Woman typing on computer with bookkeeping binders in front of her

Your bookkeeping system is the financial heart and lifeblood of your business. When set up and operating properly, your books help you make smart decisions and seamlessly turn your financial data into useful information. Here are four key characteristics to build and maintain a healthy bookkeeping system:

Select the Proper Accounting Method

There are two different methods for recording transactions: cash-basis and accrual-basis. In general, cash-basis records a transaction when payment is made where accrual-basis books the transaction upon delivery of the good or service. Cash-basis is easier to track and a useful option for smaller businesses and sole-proprietors. Where as larger businesses who buy from vendors on account (accounts payable) generally use accrual-basis accounting.Selecting the proper method affects any related financial transactions and how your financial statements are displayed. A correct approach will also include consideration of outside factors, including: IRS rules (businesses with more than $25 million in gross receipts must use accrual-basis), bank covenants, and industry standards. Once a choice is made, it can be changed but it must be properly reported to the IRS.

Create an Account Structure that Fits the Company

Every business has a chart of accounts included in their bookkeeping system. These accounts sort the business's transaction data into six meaningful groups. They are assets, liabilities, equity, income, cost of goods sold and other expenses. Each group will often have numerous accounts and sub-accounts associated with them.Having the right mix of accounts created and grouped in an organized fashion will help you properly classify transactions and prepare usable financial statements. The proper account structure for your company will mesh with your specific information needs.

Enter Accurate and Timely Transactions

The value your data provides is dependent on each transaction being recorded correctly and on time. Entering transactions in the wrong account can cause major issues down the road. Financial reporting that is delayed can hide problems that need immediate attention. Some transactions are relatively straightforward, and some are more complex (like payroll, accruals and deferrals).It's important to have someone who understands both your business and the accounting rules enter your transactions in a timely fashion. In addition, a good month-end close process that involves reviewing each account, will find mistakes from the initial entries.

Establish Financial Statements for Decision-Making

The main financial statements are the income statement (income - expenses = gross profit), the balance sheet (assets = liabilities + equity) and statement of cash flow. Each statement has a specific purpose:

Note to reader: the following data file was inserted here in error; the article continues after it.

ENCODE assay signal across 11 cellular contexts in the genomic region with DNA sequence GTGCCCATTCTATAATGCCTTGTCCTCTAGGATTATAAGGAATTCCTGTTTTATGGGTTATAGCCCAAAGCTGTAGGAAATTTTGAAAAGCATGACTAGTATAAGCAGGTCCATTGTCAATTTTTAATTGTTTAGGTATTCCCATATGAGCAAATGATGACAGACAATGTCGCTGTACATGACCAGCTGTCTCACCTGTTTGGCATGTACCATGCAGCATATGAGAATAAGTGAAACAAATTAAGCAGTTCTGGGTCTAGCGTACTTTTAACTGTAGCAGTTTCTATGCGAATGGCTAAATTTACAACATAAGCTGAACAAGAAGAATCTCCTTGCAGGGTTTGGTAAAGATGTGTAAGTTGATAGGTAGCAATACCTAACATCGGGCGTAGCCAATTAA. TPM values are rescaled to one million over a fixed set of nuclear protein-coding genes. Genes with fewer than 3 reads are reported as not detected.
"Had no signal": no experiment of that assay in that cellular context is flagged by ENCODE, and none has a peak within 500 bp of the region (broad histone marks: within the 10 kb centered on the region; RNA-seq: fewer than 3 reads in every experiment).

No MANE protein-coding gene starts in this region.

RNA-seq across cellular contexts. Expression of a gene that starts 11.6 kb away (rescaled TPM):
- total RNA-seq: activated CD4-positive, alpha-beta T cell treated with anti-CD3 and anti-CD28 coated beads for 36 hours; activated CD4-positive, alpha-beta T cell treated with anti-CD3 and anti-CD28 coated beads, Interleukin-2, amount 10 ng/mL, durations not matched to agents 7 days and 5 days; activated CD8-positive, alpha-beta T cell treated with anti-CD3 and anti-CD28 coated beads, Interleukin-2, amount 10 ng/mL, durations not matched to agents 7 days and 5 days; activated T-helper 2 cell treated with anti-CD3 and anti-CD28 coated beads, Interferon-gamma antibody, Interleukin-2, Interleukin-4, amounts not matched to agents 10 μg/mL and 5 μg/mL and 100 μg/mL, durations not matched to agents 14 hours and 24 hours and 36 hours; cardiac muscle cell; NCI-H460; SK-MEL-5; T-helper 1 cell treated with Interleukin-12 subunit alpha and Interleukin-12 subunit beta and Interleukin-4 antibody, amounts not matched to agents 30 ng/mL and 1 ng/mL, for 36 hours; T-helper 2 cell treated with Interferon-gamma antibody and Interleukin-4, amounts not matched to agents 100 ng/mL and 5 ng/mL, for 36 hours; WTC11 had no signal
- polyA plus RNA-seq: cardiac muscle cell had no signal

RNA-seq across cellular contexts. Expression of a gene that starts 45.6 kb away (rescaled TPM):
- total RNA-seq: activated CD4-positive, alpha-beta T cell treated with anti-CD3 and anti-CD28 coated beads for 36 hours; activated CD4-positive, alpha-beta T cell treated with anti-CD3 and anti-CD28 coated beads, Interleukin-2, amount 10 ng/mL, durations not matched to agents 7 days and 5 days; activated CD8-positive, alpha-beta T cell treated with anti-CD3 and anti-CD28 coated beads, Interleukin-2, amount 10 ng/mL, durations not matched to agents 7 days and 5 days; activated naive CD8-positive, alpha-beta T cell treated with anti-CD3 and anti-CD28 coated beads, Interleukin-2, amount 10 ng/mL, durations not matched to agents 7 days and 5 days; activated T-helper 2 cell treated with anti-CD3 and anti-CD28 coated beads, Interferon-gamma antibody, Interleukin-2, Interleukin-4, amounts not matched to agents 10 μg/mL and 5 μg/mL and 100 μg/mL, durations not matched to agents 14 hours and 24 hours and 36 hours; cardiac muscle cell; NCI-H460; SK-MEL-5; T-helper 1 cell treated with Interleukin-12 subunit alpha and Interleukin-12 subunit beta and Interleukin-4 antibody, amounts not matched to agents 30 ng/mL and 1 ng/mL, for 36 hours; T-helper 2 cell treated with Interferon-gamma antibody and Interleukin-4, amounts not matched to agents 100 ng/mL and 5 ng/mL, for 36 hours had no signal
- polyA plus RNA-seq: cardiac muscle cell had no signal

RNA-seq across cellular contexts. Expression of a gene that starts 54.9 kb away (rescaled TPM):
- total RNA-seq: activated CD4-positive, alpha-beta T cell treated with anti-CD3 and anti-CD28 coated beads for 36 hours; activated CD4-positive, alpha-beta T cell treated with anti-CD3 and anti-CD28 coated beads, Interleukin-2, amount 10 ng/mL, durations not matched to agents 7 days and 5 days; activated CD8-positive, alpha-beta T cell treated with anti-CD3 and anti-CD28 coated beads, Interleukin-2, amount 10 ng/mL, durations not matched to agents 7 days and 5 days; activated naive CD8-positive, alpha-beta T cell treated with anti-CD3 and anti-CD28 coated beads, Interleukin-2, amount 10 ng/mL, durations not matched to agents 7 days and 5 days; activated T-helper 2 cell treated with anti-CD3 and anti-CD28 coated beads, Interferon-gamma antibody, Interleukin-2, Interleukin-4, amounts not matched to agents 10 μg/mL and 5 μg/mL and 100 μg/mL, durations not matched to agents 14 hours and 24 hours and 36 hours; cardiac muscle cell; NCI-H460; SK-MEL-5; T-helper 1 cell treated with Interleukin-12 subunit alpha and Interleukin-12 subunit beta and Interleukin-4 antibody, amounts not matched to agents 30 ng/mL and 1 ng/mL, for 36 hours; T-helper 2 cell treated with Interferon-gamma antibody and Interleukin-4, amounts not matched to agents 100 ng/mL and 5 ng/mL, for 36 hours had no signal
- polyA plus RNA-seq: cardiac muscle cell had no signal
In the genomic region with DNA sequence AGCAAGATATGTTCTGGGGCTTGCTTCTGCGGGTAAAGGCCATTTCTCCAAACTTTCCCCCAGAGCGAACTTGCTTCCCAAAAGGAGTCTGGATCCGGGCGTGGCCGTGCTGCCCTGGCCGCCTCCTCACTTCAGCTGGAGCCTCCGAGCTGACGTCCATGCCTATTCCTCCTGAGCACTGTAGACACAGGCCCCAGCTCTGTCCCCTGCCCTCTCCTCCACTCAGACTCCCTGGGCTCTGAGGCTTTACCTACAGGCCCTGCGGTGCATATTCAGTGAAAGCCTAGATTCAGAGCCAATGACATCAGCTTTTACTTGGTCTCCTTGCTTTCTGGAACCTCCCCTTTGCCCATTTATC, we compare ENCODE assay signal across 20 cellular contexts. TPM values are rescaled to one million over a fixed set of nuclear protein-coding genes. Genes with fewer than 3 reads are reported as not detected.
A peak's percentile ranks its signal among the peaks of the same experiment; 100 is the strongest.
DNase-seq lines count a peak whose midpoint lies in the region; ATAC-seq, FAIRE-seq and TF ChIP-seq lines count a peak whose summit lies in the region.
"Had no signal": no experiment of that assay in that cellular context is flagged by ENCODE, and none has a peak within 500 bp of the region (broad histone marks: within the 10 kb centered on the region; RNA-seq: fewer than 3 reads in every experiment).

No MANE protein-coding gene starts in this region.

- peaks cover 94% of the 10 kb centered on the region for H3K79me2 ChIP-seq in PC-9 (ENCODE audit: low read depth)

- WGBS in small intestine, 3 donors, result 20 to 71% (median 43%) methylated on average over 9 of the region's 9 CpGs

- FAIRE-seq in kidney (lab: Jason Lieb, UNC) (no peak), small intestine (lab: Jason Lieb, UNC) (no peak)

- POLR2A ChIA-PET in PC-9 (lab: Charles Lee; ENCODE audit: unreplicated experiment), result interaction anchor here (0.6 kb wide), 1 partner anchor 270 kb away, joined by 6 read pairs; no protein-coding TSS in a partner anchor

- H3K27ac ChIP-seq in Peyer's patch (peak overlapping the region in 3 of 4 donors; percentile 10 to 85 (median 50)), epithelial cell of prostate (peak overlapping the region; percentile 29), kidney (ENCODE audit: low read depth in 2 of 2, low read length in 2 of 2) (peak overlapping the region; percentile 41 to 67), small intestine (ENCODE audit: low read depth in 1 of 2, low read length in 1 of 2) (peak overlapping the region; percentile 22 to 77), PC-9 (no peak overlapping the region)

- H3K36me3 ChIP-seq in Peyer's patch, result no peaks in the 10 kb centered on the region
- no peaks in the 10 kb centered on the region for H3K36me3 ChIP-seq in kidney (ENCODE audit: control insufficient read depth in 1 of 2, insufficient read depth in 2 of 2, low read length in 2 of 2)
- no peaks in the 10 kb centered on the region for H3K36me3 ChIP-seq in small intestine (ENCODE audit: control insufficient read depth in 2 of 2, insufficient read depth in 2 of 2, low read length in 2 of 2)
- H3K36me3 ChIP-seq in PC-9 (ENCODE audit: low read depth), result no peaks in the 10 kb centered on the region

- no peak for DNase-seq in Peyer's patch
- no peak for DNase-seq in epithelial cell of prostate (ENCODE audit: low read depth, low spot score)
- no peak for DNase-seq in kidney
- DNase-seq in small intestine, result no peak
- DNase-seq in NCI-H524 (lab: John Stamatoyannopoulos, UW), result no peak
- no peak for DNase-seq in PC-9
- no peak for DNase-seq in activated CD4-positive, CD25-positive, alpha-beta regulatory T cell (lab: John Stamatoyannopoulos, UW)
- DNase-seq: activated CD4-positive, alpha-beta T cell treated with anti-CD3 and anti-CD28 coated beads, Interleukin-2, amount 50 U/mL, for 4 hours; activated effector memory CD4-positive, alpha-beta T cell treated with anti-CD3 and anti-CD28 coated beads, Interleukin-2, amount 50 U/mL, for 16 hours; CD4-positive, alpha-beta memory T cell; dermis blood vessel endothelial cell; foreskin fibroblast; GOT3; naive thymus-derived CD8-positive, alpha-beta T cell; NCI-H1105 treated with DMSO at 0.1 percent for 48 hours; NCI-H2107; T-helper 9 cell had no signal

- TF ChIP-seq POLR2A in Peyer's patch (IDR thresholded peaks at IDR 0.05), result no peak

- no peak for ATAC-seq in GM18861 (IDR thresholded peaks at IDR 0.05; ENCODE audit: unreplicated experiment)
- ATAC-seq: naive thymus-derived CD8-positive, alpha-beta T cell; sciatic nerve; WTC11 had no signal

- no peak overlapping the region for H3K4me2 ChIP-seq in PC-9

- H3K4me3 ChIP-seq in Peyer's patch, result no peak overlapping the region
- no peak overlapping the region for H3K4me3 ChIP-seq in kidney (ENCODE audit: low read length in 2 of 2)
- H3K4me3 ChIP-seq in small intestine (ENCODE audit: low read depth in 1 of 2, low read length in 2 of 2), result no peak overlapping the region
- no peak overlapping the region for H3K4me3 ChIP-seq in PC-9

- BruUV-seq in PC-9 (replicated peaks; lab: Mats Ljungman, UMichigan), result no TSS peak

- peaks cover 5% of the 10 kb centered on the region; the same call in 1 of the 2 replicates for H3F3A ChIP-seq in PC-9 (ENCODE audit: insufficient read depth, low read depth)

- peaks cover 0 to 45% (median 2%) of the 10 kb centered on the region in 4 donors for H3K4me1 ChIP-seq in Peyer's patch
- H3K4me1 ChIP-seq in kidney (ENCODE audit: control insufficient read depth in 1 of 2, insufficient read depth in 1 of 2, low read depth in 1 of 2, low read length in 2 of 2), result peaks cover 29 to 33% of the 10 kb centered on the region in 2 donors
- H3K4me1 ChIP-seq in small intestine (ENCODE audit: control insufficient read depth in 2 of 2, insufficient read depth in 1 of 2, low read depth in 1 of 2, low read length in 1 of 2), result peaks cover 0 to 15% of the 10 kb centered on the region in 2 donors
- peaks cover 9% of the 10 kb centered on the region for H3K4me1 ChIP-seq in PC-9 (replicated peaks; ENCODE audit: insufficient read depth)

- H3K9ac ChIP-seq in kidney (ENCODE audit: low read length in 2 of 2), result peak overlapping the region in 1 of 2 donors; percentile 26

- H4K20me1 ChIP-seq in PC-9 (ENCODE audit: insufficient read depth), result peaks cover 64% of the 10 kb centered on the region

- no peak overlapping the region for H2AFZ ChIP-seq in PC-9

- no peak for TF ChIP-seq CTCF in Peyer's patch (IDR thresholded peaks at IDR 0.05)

• Income statement. The income statement shows company performance for a select period of time; typically monthly with a full year summary. At the end of each year the income statement restarts.

  • Balance Sheet. The balance sheet displays a company's overall health as of a certain date. It is perpetual. This means it doesn't end until the business is closed or sold. It includes one line that summarizes the current year and prior year results from the income statement.

  • Statement of Cash Flow. This statement summarizes the inflow and outflow of cash. It ensures you know whether you have enough cash and the pattern of your cash position over time.

If properly executed, your bookkeeping system will turn out accurate financial statements that can be used for several tasks - financial reporting, budgeting, forecasting, raising capital, applying for a loan, tax reporting and decision making. Feel free to call with any questions or to discuss bookkeeping solutions for your business.


Disclaimer

The information in this article is written as accurately as possible and to best of the writer's knowledge. However, there may be omissions, errors, or mistakes. Because of this and changes in circumstances, the information in this article is subject to change. This article is for informational purposes only and should not serve as professional, financial, medical, emotional, and/or legal advice. Readers may rely on the information on this article at their own risk, but they should consult a CPA, financial expert, or other professional for advice. Givilancz & Martinez, PLLC reserves the right to change and handle this article series, and therefore, may remove or alter any part of this article or the comments section. Any comments inserted by readers are not the responsibility of G&M PLLC and do not represent the thoughts or ideas of G&M PLLC.